Temperature in Mexico is rising faster than the worldwide average

The National Water Commission (Conagua) presented its Climate Report in Mexico 2020 in a videoconference, in which it pointed out that the temperature in the country has increased by 1.4 degrees, higher than the rest of the planet, with an increase of 0.98 degrees worldwide.


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“The temperature in Mexico has increased 1.4 degrees (in 2020) with respect to the reference period 1981-2010,” said the general coordinator of the National Meteorological Service (SMN), Jorge Zavala Hidalgo, who explained that “in that same period, the planet increased 0.98 degrees, that is, the temperature in the Mexico has been increasing faster than in the rest of the planet.”

According to the SMN, the global average temperature, two meters from the surface, placed 2020 as “the second warmest year in the historical record since 1880, with a positive anomaly of 0.98 degrees Celsius,” according to the State of the Climate report published by the World Meteorological Organization (WMO).

In the country, the national average temperature in 2020 was 22.4 degrees Celsius, which equaled the records of 2017 and 2019. These three years were the warmest since 1953, with 1.4 degrees Celsius above the average between 1981 and 2010.

In the Climate Report in Mexico, it is indicated that the warmest month was July, with an average of 26.7 degrees and it is the hottest July since 1953, while December was the coolest, with an average of 16.3 degrees nationwide.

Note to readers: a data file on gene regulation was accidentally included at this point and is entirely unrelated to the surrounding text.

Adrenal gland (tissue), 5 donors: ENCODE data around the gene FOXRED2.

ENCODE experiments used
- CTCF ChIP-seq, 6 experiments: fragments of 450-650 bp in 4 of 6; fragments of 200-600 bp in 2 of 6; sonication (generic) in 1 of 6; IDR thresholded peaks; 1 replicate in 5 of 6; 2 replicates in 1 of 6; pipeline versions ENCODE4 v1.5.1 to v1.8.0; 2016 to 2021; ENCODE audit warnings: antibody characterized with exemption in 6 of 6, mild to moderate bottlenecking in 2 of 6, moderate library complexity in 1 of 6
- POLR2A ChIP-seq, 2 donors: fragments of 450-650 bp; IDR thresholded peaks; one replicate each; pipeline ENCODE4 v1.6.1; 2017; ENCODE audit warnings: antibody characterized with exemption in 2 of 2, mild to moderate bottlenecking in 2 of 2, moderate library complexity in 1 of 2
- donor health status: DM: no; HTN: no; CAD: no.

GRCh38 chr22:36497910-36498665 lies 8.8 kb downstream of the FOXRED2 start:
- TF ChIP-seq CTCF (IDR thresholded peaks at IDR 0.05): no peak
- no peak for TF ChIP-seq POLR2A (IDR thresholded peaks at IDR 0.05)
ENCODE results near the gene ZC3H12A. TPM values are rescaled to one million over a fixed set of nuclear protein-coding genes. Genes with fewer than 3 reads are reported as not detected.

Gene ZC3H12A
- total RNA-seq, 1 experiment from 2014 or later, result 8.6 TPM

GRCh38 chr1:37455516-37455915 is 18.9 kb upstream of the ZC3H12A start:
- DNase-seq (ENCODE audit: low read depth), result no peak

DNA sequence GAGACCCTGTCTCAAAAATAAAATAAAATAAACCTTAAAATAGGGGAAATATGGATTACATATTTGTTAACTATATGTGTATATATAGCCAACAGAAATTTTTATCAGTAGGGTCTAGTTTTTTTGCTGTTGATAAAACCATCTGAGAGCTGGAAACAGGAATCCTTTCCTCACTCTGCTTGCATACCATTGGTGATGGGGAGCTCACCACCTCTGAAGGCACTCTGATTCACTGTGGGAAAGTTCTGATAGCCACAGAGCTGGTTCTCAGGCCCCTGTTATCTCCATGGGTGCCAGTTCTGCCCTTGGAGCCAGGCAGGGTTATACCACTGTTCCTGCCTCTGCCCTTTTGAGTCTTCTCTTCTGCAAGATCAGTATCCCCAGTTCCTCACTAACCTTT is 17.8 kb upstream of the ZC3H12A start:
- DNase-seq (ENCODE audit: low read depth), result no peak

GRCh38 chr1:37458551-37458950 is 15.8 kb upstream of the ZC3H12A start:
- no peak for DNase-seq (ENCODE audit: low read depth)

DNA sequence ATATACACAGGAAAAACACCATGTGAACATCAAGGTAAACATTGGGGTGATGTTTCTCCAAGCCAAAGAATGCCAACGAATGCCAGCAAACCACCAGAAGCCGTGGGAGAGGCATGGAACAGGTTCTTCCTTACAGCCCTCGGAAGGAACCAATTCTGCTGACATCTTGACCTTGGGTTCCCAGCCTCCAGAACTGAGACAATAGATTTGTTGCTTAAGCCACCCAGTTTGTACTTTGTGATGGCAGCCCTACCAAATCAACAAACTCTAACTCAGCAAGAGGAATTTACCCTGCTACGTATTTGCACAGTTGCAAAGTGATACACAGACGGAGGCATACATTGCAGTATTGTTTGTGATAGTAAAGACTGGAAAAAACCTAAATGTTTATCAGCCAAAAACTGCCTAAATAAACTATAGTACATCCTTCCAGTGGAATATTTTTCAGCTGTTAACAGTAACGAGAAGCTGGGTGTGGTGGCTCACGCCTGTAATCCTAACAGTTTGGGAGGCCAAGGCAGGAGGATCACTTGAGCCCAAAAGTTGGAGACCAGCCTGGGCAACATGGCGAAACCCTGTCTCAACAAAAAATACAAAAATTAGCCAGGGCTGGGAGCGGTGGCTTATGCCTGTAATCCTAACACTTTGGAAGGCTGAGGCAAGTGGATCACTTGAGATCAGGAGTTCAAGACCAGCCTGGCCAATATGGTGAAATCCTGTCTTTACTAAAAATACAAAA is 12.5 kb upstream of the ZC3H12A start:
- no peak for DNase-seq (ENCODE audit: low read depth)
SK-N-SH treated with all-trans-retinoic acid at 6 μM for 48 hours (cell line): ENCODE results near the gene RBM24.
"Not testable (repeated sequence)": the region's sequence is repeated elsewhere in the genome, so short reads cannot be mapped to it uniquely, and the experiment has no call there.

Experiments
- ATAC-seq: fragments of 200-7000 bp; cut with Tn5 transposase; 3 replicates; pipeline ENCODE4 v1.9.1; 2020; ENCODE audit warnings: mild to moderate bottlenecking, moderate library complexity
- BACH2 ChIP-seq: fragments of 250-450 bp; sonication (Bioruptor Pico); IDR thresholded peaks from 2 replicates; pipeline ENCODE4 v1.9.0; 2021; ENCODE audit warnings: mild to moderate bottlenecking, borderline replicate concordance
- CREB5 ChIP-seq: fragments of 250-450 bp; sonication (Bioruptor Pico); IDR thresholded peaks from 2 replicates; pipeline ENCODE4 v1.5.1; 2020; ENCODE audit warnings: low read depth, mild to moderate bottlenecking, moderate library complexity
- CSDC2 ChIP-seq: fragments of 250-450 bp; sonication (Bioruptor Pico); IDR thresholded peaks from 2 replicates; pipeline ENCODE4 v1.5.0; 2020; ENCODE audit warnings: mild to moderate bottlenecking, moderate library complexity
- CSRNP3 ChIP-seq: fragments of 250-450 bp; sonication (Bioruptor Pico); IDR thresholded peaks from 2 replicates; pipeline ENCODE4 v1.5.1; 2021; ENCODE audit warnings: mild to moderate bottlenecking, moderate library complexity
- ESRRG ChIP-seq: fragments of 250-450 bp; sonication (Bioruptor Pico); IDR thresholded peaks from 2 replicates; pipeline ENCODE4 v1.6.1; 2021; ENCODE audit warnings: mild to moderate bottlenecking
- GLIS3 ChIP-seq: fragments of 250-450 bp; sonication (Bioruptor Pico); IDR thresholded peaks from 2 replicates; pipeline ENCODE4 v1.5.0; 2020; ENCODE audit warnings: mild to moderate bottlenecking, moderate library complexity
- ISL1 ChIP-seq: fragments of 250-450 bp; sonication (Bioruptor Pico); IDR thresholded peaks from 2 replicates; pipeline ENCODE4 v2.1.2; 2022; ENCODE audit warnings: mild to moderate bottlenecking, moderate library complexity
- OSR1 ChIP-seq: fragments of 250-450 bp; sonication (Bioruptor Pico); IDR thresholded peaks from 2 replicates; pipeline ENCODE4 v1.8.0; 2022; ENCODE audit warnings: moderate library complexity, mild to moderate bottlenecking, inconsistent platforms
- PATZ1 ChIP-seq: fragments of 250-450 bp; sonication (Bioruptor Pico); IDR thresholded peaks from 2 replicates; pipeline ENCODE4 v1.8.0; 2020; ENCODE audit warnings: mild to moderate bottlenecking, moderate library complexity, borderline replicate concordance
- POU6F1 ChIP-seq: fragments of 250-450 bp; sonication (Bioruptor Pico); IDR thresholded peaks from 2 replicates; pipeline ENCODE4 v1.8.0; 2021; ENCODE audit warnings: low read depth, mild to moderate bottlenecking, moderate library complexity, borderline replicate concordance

This warm climate in Mexico is registered right in the middle of a climate emergency.

In 2020, Zavala Hidalgo said, ”we unfortunately had the most greenhouse gas concentrations, in particular carbon dioxide, methane and nitrous oxide, which have continued to increase despite the fact that part of these gases are assimilated by the oceans and emissions reduction policies.”

It was noted that 80 percent of the oceans were affected by heatwaves, which favored the hurricane season to mark a record number (31 cyclones) in the Atlantic (and that affected Tabasco and Chiapas in Mexico with severe flooding ), and a record low will be reached in Arctic ice cover.

In her speech, the general director of Conagua, Blanca Jiménez Cisneros, highlighted that 2020 was a year not only affected by the coronavirus pandemic (COVID-19) but also by high cyclonic activity and extreme rains, in addition to stronger cold fronts.

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